Posted June 16, 2009 9:55 am by with 15 comments

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Matt CuttsUnless you’re an SEO, you’re probably blissfully unaware of the bombshell Google’s Matt Cutts dropped at SMX Advanced recently. Jordan did a great job of summarizing the issue here.

Well, Matt kind of owed us a deeper explanation and he’s obliged over at his personal blog.

It’s a lengthy post, but here’s what you need to know:

  • This devaluing of PageRank sculpting actually happened “more than a year ago” and you didn’t even notice! That means that this change is not the big bombshell we all thought, It’s kind of like getting annoyed that your cable company took away the National Geographic channel a year ago, but you’ve only just found it.
  • We get official confirmation that when you link to another page, PageRank flow sees a “decay factor” of “10-15%.” Again, something we’ve known, but Matt confirms.
  • Also confirmed, linking to a good site helps your rankings and conversely, linking to a bad site can hurt them. Matt says, “In the same way that Google trusts sites less when they link to spammy sites or bad neighborhoods, parts of our system encourage links to good sites.”
  • It’s unlikely that Google will reverse this change: “…we do not expect this to change again.”

The comments make for interesting reading too! Danny Sullivan expresses concern over how the change will affect blogs that get a lot of comments:

Say I have an article on a blog with 5 links in the editorial copy — some of those links leading back to other content within the blog that I hope to do well. Then I get 35 comments on the article, with each comment having a link back to the commenters’ sites. That’s 40 links in all. Let’s say this particular page has $20 in PageRank to spend. Each link gets 50 cents.

A valid point. After all, if you write a post that becomes wildly popular–and gets a lot of backlinks–you’d prefer to flow the PageRank back to your own pages, right? Well, if it’s so popular that you get 200 comments, Google’s going to evaporate a lot of that PageRank flow.

Still, using Nofollow is valid for those links that you simply don’t trust, or don’t want to help achieve rankings thanks to your links. As Matt clarifies, “Nofollow links definitely don’t pass PageRank.”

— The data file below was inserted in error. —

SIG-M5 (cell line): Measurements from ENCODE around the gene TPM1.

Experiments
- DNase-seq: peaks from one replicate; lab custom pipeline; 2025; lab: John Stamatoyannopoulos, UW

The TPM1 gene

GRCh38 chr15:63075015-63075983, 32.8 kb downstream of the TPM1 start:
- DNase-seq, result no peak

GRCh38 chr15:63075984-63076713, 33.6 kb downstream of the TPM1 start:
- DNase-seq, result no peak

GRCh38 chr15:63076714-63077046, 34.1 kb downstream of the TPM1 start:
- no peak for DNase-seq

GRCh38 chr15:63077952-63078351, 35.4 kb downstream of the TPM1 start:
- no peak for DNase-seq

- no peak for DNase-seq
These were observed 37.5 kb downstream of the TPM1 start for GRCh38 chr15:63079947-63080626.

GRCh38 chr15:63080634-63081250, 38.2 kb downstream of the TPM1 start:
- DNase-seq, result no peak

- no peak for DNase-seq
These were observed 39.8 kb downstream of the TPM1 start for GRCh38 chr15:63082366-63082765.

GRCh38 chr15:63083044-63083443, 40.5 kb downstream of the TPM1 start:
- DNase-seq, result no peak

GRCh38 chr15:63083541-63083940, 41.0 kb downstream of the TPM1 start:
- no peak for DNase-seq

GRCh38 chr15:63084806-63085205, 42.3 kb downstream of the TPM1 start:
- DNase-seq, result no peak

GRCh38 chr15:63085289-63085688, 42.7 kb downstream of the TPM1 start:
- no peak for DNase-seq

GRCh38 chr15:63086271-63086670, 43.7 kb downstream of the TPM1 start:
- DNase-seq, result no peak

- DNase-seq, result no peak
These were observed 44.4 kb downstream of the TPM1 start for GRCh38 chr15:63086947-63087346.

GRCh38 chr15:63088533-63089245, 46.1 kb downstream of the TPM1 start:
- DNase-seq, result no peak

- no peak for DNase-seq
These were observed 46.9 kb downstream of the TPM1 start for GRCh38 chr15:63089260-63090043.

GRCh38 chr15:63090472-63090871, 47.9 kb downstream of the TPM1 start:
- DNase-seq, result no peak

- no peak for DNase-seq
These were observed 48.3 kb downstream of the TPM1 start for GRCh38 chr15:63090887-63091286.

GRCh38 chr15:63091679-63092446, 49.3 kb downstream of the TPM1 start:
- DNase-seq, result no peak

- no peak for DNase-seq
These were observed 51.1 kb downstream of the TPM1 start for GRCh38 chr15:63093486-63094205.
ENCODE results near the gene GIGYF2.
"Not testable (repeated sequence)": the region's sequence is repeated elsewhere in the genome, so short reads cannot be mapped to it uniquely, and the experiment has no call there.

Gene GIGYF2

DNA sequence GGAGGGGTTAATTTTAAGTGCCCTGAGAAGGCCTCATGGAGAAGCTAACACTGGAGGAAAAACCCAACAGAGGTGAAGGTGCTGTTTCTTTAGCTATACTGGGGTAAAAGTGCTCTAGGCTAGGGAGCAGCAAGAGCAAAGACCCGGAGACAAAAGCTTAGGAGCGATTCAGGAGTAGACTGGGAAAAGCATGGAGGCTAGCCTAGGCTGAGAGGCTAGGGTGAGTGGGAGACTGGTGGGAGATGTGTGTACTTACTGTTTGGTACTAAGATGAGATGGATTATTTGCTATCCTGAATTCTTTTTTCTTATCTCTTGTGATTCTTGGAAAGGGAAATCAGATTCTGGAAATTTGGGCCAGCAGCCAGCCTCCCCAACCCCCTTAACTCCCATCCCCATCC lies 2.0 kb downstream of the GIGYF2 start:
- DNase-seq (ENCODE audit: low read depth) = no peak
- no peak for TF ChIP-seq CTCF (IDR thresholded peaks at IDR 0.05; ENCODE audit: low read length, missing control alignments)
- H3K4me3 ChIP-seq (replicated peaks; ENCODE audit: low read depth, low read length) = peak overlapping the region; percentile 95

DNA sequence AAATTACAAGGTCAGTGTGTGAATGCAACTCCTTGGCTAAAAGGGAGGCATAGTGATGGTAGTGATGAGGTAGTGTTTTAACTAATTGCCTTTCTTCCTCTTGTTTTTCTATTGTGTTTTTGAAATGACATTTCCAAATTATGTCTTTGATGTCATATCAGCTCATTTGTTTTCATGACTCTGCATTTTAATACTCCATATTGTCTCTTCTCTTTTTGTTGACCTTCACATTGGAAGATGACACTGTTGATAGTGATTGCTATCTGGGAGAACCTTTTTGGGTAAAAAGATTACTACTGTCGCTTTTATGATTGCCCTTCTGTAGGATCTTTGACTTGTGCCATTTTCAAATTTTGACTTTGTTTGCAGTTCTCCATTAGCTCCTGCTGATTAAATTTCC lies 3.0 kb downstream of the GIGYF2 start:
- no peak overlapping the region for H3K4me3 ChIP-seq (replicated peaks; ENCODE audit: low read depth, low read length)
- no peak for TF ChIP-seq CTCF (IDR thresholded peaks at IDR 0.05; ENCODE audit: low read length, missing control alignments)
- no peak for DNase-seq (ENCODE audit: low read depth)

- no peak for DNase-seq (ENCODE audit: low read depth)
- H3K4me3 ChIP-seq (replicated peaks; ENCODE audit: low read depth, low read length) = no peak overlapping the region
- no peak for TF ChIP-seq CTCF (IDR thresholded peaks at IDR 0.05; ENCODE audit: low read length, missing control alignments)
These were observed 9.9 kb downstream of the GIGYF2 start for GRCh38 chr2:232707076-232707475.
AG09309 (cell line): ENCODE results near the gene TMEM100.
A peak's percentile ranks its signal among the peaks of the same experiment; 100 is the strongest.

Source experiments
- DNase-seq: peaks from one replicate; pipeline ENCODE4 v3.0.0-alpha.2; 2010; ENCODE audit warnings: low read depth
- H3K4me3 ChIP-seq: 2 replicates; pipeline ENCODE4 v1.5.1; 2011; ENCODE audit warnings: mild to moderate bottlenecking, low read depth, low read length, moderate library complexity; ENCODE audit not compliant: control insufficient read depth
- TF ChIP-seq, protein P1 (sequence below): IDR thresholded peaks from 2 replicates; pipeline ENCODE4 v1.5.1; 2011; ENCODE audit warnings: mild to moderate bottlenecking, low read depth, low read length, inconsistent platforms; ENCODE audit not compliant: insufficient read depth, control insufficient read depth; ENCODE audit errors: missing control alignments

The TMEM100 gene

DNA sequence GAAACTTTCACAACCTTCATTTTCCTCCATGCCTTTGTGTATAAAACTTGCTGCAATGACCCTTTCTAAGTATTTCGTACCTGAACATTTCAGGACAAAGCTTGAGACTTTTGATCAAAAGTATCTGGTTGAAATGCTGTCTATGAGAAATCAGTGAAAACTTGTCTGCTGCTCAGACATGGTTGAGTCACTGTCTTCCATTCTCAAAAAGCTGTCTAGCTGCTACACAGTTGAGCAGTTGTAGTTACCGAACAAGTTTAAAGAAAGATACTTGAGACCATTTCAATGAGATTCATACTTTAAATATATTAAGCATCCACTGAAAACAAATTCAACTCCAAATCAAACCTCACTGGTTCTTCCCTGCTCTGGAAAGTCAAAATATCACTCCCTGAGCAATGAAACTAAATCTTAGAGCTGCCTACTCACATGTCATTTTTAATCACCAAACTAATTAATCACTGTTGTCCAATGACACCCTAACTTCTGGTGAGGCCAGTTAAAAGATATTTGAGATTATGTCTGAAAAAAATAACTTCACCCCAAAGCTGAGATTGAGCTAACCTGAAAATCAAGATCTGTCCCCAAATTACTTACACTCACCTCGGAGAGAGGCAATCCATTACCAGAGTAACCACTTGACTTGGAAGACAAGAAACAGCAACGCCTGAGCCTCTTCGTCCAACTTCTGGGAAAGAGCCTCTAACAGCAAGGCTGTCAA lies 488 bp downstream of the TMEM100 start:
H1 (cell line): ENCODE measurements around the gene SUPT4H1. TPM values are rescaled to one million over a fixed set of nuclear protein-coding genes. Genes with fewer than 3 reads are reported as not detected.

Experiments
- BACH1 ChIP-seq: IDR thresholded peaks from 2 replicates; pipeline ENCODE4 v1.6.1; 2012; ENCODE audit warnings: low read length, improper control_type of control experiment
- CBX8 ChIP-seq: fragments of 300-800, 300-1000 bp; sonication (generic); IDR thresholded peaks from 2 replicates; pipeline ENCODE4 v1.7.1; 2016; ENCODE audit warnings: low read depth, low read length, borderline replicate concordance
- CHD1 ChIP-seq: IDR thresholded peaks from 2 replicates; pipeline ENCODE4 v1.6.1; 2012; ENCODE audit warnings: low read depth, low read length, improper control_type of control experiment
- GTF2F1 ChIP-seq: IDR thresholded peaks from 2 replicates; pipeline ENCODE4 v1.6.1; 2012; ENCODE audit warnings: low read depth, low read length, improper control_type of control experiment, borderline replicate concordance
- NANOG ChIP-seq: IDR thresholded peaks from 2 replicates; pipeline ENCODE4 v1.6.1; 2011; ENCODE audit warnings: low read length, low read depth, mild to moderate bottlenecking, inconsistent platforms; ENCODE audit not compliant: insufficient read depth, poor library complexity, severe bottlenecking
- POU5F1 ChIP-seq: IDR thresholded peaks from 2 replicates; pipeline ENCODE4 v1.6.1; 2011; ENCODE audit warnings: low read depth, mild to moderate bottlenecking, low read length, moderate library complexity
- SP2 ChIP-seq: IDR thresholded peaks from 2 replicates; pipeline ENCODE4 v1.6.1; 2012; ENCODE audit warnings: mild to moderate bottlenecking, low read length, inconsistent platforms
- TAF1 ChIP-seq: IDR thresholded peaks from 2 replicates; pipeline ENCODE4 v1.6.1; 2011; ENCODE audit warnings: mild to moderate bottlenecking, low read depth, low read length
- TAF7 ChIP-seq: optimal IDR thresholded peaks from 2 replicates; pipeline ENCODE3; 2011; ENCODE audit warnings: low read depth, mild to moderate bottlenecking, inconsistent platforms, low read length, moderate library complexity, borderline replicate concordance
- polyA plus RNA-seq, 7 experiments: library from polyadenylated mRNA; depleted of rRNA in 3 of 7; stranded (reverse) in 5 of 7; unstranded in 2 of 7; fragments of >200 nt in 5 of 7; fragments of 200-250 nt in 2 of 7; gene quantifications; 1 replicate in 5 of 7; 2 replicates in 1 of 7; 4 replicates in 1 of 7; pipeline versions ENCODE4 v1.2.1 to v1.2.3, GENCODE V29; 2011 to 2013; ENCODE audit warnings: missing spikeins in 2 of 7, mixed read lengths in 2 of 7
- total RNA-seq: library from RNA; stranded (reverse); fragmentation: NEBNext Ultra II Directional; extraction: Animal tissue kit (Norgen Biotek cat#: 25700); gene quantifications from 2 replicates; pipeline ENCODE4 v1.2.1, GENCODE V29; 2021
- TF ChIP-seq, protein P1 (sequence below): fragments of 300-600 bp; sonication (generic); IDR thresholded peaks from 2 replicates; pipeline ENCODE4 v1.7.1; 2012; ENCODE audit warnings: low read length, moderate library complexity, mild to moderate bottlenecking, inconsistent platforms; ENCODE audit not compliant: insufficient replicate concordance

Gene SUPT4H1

And lastly, deep in the comments, Matt provides one sentence that basically sums up this brouhaha:

Yes, I would agree that Google itself solely decides how much PageRank will flow to each and every link on a particular page.

And that’s all you need to know.

PS. For those looking for ideas on using alternatives to Nofollow–so you don’t lose PageRank flow–take a look at SEOmoz’s excellent advice.

  • All that Matt Cutts says still confirms my Null Hypothesis on PageRank Calculation:

    This also means that you should think carefully about your blog’s Comment Policy. As a result, I now automatically close comments after 21 days.

    Barry Welford’s last blog post..Making Complex Purchases

  • @Barry – I close mine after 30, any reason to make it shorter than that?

  • This is so stupid really. You got one person (Cutts) saying that “Nofollow links definitely don’t pass PageRank.” and then you got other people (including Cutts sometimes) describing links out leak juice from a page. Ok so if I no follow all those comments links in the comments I am OK right.? Nope not according to Matt today as he said:

    “So what happens when you have a page with “ten PageRank points” and ten outgoing links, and five of those links are nofollowed? Let’s leave aside the decay factor to focus on the core part of the question. Originally, the five links without nofollow would have flowed two points of PageRank each (in essence, the nofollowed links didn’t count toward the denominator when dividing PageRank by the outdegree of the page). More than a year ago, Google changed how the PageRank flows so that the five links without nofollow would flow one point of PageRank each.”

    With that statement about it makes it sound like links with nofollow do flow (or leak, but not pass?) PageRank, LOL

    Can we make this any more confusing than it has to be?

    Jaan Kanellis’s last blog post..PR Sculpting?Told Ya So

  • “This devaluing of PageRank sculpting actually happened “more than a year ago” and you didn’t even notice! That means that this change is not the big bombshell we all thought, ”

    It really means that all the people who THOUGHT they were successfully sculpting PageRank were NOT.

    Rand’s article is offering absolutely terrible advice. No one should be trying to save the concept of PageRank sculpting these days. The SEO community needs to stop passing bad advice like PageRank sculpting around.

    You cannot measure it; therefore you cannot sculpt it.

  • Too much messing around causes me undue stress. The bottom line is that Google is going to do what Google wants, so it’s just my job to keep with the basics and build as many good links as I can.

  • @andy 30 days may well be better. I realize that I had left it at the default value of 60 days, which seemed excessive. I’ll probably go back and change it up to 30 days. In any case the number of comments that fall between the two is pretty small.

    Barry Welford’s last blog post..Making Complex Purchases

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  • Yeah…That’s right…It means PR depends on inbound links as we ll as outbound links.

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  • it’s just my job to keep with the basics and build as many good links as I can.

  • If its going on from 1 year……i think in this case no problems….So blog comments are concern here…..May be bloggers need to think on comments part

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